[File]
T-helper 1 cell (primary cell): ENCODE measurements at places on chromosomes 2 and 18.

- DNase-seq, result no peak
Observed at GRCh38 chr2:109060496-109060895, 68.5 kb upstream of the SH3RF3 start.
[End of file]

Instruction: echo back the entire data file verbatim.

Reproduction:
T-helper 1 cell (primary cell): ENCODE measurements at places on chromosomes 2 and 18.

- DNase-seq, result no peak
Observed at GRCh38 chr2:109060496-109060895, 68.5 kb upstream of the SH3RF3 start.